2004 Honda CBR 1000 RR
Back in the saddle again...
Get the Flash Player to see this player."Not a wiggle." There you go, end of review, that about sums up the new 2004 Honda CBR 1000RR. This bike is simply planted when ridden hard over less than ideal surfaces. Yes, it's also 152+ Hp fast, Superbike nimble and great looking, but the overwhelming impression is one of stability and confidence.
I think credit for this goes not only to the new HESD steering damper, but also to the excellent Pirelli Diablo Corsa tires and slightly higher curb weight that the CBR carries around.
Believe me; I'll gladly trade that extra 25Lbs of weight, for a bit more confidence through a rough Angeles Crest transition.
After the street ride, MO was lucky enough to sneak a CBR back to our dyno. Though it didn't break the MO dyno record, the CBR 1000RR did tie it, with 156.4 uncorrected rear wheel horsepower.
However, due to varying meteorological conditions, it's SAE corrected number was 5Hp shy of the current 157Hp record set last spring by a stock GSX-R1000. On the street, I can assure you that you and I both would be faster on the Honda, due to the vastly different way in which the two bikes deliver their power. If the GSX-R is a cannon, making no attempt to soften its blows or make itself easy to wield, the CBR is a 44 Magnum, not quite as intimidating, but far more effective to use in a civilian setting. Sure, that was a silly analogy, but after spending time on both bikes, there is no doubt the CBR is at a higher level of refinement and effectiveness than last year's open class king.
Honda's goal was to make the 1000RR more manageable, by adapting the lessons learned from the RC-211V.The extra long swingarm, Unit Pro Link rear suspension, and extreme foreward packaging of the engine, exhaust and radiator all serve as evidence to this fact. It's all stuff we saw on last year's CBR 600RR and it seems to work as advertised.Cosmetically, the 1000RR is even closer to a 211V than the 600RR was, just check out the relationship between the leading edge of the fairing, the radiator and the back of the front tire. It's some very attractive origami indeed. Ergonomics are a tad bit tight in the seat-to-peg relationship, due to the racy rearsets, but the seat itself is quite comfortable and the reach to the clip-ons is moderate enough that wrist pressure never became an issue for me.
Freeway droning wasn't unpleasant, but the racing orientation of the engine and chassis does come through loud and clear, via the buzzing that's transmitted through the handgrips. If you happen to get bored on a long freeway drone, an 80mph downshift to 2nd and a feathered clutch will spice things up, with the easiest and most graceful wheelie you've ever seen (not that we'd ever condone such behavior). Yes indeed, an honest to god 152+ hp at the contact patch can turn any situation into a party. Of course, such parties can quickly land you in the pokey or worse.... Thankfully, the radial mount 4-piston calipers and 310mm front disks are set up with outstanding feel and offer plenty of bite for bringing such crazy festivities to a controlled stop.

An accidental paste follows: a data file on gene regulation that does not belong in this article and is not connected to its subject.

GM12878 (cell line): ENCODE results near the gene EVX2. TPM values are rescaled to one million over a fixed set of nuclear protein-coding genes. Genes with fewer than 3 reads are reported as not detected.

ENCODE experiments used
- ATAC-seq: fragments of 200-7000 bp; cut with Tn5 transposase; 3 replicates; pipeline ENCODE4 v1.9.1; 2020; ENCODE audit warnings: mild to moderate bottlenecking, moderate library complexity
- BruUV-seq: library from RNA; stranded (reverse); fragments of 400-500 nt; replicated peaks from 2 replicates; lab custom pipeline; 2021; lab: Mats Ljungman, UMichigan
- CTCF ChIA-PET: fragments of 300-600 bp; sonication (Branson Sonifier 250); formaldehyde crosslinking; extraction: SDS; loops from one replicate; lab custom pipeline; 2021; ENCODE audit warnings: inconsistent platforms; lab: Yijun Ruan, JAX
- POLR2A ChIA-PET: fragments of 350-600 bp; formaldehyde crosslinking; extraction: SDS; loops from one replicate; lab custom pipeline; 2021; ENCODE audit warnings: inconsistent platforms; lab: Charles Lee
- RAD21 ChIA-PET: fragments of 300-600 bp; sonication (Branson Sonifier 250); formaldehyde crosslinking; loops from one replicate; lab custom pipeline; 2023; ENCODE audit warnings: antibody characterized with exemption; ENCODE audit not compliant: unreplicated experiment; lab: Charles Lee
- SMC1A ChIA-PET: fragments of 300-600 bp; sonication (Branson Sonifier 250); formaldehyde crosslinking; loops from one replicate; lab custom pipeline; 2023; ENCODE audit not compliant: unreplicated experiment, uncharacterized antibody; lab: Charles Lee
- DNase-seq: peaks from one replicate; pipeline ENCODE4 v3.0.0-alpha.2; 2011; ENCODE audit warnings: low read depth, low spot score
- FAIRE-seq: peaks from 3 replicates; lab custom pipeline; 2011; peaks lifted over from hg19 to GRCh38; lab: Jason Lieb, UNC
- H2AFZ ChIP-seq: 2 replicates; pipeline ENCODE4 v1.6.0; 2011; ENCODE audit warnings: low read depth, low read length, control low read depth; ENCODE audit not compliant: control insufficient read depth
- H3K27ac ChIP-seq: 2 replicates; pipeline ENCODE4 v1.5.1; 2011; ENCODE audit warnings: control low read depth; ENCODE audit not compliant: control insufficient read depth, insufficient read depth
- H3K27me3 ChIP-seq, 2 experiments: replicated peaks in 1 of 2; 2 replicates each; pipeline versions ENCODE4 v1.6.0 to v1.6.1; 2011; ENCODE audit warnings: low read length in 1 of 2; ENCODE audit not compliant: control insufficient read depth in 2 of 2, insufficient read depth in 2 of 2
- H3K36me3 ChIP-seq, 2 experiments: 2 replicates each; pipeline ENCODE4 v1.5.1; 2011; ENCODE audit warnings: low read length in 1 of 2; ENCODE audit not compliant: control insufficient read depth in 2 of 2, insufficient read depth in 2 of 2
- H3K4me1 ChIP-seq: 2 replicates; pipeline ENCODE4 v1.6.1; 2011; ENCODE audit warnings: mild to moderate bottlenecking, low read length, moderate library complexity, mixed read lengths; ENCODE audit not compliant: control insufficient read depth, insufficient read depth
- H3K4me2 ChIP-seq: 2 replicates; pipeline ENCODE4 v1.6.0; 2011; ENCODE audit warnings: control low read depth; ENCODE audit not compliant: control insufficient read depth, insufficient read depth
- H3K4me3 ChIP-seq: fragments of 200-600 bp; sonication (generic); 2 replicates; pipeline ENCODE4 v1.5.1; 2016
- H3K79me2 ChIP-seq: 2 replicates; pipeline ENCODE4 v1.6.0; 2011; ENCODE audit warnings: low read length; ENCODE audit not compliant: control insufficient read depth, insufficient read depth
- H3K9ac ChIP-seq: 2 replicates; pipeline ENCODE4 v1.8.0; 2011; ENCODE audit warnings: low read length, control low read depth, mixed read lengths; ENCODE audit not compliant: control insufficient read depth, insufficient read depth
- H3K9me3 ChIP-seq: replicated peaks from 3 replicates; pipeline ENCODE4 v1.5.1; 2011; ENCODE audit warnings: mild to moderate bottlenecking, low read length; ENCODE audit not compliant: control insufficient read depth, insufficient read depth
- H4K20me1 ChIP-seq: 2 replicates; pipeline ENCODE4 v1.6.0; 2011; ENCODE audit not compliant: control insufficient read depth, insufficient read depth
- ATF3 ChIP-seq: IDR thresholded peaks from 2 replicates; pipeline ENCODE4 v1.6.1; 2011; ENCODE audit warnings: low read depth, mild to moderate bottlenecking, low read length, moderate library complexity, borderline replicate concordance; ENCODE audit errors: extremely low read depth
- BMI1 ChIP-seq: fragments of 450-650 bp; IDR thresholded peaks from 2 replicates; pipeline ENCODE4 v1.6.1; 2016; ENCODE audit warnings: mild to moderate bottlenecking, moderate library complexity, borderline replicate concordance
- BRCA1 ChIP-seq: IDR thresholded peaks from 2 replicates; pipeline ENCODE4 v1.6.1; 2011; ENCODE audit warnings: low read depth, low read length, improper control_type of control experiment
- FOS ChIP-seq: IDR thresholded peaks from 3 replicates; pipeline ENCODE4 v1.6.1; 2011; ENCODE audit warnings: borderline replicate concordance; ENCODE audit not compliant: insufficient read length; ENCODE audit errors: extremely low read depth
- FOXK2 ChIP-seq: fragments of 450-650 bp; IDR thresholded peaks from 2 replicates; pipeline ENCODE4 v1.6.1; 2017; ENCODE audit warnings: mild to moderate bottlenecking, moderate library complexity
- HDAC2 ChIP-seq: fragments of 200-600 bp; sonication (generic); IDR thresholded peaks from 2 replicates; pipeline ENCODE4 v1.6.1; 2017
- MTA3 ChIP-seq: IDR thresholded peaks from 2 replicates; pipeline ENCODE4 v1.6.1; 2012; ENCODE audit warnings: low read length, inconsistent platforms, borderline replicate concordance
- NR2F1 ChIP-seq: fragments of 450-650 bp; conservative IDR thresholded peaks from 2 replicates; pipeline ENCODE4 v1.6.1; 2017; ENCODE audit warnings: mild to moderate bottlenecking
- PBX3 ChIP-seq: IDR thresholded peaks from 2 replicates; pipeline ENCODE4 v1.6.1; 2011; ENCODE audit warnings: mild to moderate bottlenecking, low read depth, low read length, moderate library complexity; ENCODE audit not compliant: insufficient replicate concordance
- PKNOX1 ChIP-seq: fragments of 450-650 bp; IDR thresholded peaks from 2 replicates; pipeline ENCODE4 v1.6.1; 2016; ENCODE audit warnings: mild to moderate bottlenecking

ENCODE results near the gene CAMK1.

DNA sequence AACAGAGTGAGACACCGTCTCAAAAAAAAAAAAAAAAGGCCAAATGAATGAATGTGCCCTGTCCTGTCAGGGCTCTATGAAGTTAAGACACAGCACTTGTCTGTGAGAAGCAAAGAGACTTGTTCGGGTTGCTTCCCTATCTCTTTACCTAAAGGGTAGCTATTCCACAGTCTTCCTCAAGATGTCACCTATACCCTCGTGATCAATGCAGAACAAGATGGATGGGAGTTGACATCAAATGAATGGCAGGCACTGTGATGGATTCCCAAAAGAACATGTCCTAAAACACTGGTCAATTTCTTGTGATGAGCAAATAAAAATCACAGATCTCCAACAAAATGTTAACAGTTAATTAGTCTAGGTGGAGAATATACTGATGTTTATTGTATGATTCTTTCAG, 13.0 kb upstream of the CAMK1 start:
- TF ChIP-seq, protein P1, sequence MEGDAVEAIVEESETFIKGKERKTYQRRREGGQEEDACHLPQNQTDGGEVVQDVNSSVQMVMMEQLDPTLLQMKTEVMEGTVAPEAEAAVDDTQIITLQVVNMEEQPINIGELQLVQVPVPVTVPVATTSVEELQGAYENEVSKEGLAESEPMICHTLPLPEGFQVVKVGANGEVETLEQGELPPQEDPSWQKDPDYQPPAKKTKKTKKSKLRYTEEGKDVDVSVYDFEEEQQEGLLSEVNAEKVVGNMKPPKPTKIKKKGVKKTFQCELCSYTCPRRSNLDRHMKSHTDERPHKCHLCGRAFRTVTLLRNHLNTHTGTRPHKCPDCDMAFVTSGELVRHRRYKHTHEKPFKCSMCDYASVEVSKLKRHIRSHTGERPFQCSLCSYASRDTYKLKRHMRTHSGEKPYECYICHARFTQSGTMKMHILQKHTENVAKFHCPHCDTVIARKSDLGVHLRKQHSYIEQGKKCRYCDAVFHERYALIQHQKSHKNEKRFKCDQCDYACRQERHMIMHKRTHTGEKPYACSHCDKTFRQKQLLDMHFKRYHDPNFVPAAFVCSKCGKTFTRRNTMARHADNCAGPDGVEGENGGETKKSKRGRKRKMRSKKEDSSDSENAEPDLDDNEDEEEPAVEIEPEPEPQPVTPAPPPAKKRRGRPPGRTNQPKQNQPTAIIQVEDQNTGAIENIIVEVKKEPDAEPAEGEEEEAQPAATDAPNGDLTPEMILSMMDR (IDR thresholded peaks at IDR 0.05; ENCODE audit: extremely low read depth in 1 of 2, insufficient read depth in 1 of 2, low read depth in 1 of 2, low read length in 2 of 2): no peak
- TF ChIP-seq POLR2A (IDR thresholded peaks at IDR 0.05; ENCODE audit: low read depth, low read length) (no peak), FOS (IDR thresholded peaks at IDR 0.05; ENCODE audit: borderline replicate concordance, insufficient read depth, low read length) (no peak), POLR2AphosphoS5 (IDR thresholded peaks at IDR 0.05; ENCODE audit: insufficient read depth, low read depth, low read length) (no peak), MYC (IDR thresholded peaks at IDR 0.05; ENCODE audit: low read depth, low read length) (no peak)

Freeway concerns are quickly dispatched, once you are on the twisty and narrow. The chassis, HESD, suspension, brakes and tires work together in such a well-integrated way, that you can devote most of your focus to situational awareness, line selection and the day's lunch menu.
As I was slicing up the Crest on a beautiful 70-degree So Cal winter day, I found myself quite relaxed and for some reason I noticed more of the surrounding scenery than usual. I've experienced this same effect, when riding cruisers, but on this occasion, I was probably going faster than a cruiser could hit in free fall, off the cargo ramp of a C-141 Starlifter. Honda's HESD (Honda Electronic Steering Damper) isn't simply a case of tech for tech's sake; it works spectacularly well and will probably be copied by every manufacturer and aftermarket company in the business. The Unit Pro Link rear suspension, coupled with the long swingarm and grippy rubber do a fantastic job of transmitting all that torque through the contact patch. It is so effective, that I was less worried about highsiding the 1000RR than I was on most of the 600s I've ridden.
The CBR's long swingarm and forward weight distribution also enable it to accelerate very hard, without wheeling. Of course, If you want to wheelie, just ask and the big CBR is more than happy to oblige. We'll have to wait and see whether or not the new CBR's added stability offsets it's extra weight, when pitted head-to-head with the lighter and equally new ZX-10R, YZF-R1 and carry-over GSX-R 1000 on a racetrack. However, I suspect it'll do fairly well. Stay tuned, I hope to be able to answer this very question for you in the April timeframe. What I can answer for you today is: "What's it like in the Real World?" To be truthful, it's pretty freaking spectacular. It strikes all the right Superbike chords, with terrific traction, stellar steering, mondo motor and lovely looks (sorry, I couldn't resist). If all of Honda's new bikes are this good, then I'm sincerely glad to be back in their good graces.
The Steering Damper Comes of Age
Introducing the Honda Electronic Steering Damper (HESD)
Steering dampers are not new to the motorcycling scene. For decades, riders have resorted to using steering dampers, most often for extreme-use high-speed racing conditions in off-road competition as well as road racing. Regardless of the application, steering dampers help reduce excessive steering movement by incorporating a damper connecting a motorcycle’s fork and frame. Some units use simple friction dampers, while others are of hydro-mechanical design.